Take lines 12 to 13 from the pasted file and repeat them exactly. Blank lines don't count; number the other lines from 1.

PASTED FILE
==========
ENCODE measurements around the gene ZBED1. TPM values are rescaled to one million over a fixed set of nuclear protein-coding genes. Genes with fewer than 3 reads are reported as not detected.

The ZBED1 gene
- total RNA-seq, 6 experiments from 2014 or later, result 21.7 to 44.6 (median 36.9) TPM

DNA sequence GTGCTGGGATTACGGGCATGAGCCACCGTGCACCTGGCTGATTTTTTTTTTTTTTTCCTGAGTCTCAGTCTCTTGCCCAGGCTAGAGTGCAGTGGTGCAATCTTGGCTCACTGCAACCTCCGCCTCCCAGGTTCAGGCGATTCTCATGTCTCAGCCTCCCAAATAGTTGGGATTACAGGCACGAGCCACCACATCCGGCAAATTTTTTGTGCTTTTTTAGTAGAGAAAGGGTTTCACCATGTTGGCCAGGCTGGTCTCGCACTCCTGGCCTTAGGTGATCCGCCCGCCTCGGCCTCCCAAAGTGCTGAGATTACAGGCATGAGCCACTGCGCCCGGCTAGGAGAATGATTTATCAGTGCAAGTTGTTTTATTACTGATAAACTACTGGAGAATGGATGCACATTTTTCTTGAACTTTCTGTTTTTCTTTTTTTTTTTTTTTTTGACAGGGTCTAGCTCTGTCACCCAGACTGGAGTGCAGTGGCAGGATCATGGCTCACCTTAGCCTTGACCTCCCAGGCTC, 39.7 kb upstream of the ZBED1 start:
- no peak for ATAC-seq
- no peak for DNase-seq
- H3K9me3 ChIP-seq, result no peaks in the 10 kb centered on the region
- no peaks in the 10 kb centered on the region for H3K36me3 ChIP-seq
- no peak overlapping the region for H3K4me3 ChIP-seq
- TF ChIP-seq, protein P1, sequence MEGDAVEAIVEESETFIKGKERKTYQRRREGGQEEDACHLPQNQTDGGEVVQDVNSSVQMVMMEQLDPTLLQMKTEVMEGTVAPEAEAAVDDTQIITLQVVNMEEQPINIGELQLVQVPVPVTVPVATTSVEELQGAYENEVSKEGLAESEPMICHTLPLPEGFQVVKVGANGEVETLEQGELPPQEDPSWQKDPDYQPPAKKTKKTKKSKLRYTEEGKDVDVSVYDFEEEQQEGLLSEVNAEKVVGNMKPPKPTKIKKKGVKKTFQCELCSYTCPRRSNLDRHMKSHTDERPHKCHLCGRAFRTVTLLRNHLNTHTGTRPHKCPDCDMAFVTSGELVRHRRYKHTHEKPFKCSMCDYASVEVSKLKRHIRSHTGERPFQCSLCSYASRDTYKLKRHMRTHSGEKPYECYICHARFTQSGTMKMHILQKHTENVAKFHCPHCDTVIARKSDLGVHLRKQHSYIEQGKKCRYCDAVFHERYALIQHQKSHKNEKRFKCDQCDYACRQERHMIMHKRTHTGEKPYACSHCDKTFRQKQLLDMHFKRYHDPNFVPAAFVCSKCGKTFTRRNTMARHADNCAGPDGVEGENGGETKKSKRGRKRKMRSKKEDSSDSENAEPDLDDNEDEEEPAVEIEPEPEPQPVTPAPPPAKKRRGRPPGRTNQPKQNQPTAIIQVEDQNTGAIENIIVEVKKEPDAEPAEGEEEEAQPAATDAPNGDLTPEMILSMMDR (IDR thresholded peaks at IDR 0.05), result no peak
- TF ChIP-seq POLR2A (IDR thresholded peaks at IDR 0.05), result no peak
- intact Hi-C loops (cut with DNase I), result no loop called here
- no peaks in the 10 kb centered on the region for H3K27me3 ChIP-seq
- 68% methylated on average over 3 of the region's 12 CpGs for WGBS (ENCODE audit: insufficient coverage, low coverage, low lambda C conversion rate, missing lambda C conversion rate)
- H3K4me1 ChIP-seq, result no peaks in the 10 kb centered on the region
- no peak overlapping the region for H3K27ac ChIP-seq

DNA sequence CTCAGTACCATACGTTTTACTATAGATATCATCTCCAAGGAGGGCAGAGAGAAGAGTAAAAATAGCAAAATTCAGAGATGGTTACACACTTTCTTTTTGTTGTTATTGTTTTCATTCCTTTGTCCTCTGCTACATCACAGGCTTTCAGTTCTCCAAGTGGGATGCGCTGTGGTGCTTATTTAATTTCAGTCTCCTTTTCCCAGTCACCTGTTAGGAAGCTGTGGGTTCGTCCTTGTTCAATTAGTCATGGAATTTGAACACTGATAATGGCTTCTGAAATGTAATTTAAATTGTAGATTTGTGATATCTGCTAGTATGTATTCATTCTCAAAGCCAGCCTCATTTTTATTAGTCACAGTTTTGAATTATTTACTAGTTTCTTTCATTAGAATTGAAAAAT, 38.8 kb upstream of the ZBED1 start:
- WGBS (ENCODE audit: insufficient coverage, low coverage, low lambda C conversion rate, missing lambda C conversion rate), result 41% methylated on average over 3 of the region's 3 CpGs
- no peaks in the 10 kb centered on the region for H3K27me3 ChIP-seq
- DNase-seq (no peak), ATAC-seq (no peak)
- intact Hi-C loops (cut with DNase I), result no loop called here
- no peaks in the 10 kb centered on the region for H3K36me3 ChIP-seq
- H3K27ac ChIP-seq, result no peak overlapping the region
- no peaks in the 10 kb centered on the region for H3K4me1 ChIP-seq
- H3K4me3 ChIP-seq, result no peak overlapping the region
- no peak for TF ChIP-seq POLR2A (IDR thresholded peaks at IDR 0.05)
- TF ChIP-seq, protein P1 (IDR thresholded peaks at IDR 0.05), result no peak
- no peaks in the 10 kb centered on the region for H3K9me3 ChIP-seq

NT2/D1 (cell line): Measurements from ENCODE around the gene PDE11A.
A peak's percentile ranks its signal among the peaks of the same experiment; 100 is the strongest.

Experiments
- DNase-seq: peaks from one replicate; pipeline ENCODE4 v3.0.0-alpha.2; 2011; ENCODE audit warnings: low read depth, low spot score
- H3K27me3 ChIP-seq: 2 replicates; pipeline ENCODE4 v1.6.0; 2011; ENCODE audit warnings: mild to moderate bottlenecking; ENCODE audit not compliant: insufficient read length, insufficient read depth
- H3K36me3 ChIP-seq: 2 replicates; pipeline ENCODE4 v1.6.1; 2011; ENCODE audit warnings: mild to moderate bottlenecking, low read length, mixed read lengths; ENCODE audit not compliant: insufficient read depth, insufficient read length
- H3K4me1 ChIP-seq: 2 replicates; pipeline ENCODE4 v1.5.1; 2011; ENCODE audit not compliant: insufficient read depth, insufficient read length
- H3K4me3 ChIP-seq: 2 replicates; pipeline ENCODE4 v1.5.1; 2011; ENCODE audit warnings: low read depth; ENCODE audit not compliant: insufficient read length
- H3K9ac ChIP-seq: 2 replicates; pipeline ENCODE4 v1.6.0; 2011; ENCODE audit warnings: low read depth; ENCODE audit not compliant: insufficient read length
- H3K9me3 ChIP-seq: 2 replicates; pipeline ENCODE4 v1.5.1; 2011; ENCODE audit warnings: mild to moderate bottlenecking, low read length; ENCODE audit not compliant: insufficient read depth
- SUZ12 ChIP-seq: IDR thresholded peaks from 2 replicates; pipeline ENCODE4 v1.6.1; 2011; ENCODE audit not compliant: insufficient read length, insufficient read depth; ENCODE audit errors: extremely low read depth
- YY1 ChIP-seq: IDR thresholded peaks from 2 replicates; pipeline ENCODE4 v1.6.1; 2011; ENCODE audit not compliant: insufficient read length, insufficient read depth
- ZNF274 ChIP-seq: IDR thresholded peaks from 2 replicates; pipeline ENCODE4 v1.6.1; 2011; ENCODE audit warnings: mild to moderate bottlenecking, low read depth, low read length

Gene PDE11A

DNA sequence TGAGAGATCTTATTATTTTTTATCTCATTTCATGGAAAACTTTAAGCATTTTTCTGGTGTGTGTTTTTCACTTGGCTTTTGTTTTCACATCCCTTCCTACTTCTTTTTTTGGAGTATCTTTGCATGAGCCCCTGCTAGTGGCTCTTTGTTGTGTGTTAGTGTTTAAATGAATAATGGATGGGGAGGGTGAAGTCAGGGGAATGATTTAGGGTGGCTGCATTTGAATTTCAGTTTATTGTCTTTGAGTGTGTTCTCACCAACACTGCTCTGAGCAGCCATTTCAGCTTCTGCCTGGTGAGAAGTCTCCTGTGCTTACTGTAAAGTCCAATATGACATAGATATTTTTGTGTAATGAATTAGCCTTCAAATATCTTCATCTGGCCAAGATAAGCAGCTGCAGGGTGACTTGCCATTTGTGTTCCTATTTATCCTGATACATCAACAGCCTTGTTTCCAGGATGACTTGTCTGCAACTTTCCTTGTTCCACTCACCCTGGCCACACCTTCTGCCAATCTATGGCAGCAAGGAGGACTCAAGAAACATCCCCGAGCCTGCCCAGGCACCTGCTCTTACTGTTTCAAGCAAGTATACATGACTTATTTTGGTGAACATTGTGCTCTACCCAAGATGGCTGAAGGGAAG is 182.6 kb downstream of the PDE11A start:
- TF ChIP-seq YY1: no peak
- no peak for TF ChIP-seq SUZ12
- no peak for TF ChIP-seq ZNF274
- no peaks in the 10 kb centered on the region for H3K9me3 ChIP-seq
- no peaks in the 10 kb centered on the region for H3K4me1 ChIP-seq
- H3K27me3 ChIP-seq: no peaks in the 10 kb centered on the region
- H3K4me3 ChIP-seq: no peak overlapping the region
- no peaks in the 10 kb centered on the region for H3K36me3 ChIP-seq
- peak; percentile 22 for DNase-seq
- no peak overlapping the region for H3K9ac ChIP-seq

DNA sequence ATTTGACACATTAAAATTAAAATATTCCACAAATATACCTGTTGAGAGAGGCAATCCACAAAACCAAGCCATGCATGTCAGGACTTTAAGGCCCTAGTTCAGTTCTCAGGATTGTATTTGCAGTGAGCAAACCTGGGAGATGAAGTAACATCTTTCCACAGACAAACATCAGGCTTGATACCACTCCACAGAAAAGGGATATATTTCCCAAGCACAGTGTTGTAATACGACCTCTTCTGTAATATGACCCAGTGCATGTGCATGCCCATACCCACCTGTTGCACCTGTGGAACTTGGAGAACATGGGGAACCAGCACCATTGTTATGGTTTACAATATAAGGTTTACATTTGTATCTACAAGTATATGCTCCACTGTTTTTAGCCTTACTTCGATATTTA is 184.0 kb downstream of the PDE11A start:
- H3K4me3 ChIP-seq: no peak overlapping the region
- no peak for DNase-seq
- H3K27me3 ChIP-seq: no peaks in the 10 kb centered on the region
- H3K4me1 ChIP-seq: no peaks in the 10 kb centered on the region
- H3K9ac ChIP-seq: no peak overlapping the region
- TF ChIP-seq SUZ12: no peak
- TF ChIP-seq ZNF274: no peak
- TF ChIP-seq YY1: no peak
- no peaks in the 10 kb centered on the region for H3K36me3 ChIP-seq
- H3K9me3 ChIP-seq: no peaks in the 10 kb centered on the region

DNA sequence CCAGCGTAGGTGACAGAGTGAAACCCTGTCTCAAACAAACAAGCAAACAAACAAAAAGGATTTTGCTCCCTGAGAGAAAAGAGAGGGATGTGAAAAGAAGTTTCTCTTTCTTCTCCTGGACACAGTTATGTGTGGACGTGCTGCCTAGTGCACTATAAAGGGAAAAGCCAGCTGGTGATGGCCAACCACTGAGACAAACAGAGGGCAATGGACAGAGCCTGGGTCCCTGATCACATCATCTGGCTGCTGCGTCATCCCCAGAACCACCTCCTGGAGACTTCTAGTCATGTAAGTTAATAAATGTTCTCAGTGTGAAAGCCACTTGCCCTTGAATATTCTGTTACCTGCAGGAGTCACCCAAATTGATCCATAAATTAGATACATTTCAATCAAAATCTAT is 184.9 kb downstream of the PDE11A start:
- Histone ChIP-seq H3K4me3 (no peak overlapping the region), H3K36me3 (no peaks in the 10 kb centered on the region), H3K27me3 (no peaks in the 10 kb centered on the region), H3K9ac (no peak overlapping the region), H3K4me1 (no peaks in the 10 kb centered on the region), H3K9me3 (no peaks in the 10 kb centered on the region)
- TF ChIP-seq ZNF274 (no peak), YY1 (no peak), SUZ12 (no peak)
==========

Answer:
- intact Hi-C loops (cut with DNase I), result no loop called here
- no peaks in the 10 kb centered on the region for H3K27me3 ChIP-seq